Emily Wittstadt, Dorchester’s ‘Bear Lady’

Every year, the National Outdoor Show in Golden Hill has a live auction to help fund the event, and each year the signature item in the auction is a handmade muskrat fur teddy bear. If you’ve never been, it’s easy to make jokes about a muskrat fur plush toy, but when you get up close and personal, the Outdoor Show bear is just plain lovely. The fur is soft and luxurious, the arms and legs are articulated, the expression on the face is engaging. Clearly, it took time and much experience to sew the little critter.

Oh, and this year, the bear fetched over $2,400 in the Outdoor Show auction. This is without a doubt not a kid’s toy.

We wondered after the show this year who might be behind the creation of such an attractive — and undoubtedly valuable — teddy bear. The question brought us to the creator, Emily Wittstadt of Cambridge.

When we met Emily, she had just finished a bear for another client, another charity. She told us before she began doing fur bears she had made loads of them from cloth — terrycloth or plush material, with help from her mother before her passing.

“A friend of mine asked me if I could make a fur bear for a lady because she had a cape and she wasn’t going to use it anymore,” Emily told us. “I think it was her grandmother’s or her mother-in-law’s, I don’t remember now. I said I’ve never done it, but there’s always a first time. I sat there and I looked at that cape and I looked at it and I looked at it, and I thought if I cut that thing up I can’t put it back together if I screw it up.”

It was a mink cape, and Emily couldn’t bear to cut it up, it was so beautiful. “My daughter looked at me and she said, ‘Mom, you’re sitting here looking at the thing for no reason.’ I thought okay … so she took the scissors and she cut it. I said, ‘Okay, I’m good from there.’”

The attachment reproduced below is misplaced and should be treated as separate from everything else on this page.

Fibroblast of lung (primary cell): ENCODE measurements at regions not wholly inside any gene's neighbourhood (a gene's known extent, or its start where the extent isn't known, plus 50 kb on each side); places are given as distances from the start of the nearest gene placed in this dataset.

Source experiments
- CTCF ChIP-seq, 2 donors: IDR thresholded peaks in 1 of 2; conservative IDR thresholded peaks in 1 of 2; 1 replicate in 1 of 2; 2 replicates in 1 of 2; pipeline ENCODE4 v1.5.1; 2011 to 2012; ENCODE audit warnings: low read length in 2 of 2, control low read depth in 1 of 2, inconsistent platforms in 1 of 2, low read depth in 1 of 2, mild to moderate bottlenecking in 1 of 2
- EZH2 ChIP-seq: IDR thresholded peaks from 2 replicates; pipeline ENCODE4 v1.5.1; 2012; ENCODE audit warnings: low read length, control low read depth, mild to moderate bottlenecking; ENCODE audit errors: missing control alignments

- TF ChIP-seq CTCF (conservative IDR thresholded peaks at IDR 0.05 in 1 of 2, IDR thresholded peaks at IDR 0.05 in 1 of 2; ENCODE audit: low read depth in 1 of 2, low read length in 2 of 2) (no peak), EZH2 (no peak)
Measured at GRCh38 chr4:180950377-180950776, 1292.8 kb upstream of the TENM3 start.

Making plush bears for the benefit of Care Bears taught her how to build a teddy bear, but it couldn’t prepare Emily for the difference in making a bear out of fur. “Because with material you can turn a pattern piece either way you want to go. With fur you can’t, because fur goes all in one direction.”

That one simple fact is the reason why each muskrat teddy needs 14 hides for completion. Each arm, each leg, the body, the head, the ears, they all have to have the fur running in one direction, or … well, you’ll wind up with a weird-looking bear. “The ears are the hardest part,” says Emily, and she shows us a bear she just completed for the Fur Trappers Association. To us, the ears look good, but to her they’re a little wonky. “They all have a different personality,” she says.

Emily sews them all by hand, because the hides are all different thicknesses, and it would require a specialized sewing machine in order to be able to control the stitches. “It takes me about two weeks, so I usually work on it in the evening, like a couple or three hours, or sometime in the morning.”

She says they all have different personalities. “I’m working on two right now, and for some odd reason or another I can’t get the ears right. The ears don’t want to match the bear, and I’m like, ‘cut it out!’ I sit there and I talk to them.”

The other tricky part is trimming the hair off the face once the bear is completed. “I told you when you called I had this bear here, but he was out getting his hair cut,” Emily said with a laugh. Cutting the fur is the one thing Emily plain isn’t comfortable with, so she takes them to her beautician. A fur bear in a hairdresser’s chair? I guess I’ve heard of weirder things …

We ask if she enjoys the work, which is basically a retirement job. “I do, and that’s the reason why I do not want to make a business out of it.

It’s fun for me at this point. It’s something that I can do in my leisure time, and each one of them comes out totally different.” She says she especially enjoys creating bears for the Outdoor Show, “because I know all the auction proceeds go to the Outdoor Show, and they need the money.”

“Bearly” making it? When you see the enjoyment in Emily’s eyes, when she’s admiring a just-finished bear, you know she’s doing just fine. She plainly loves every bear she creates.

Paul Clipper is the editor of the Dorchester Banner. He can be reached at pclipper@newszap.com.

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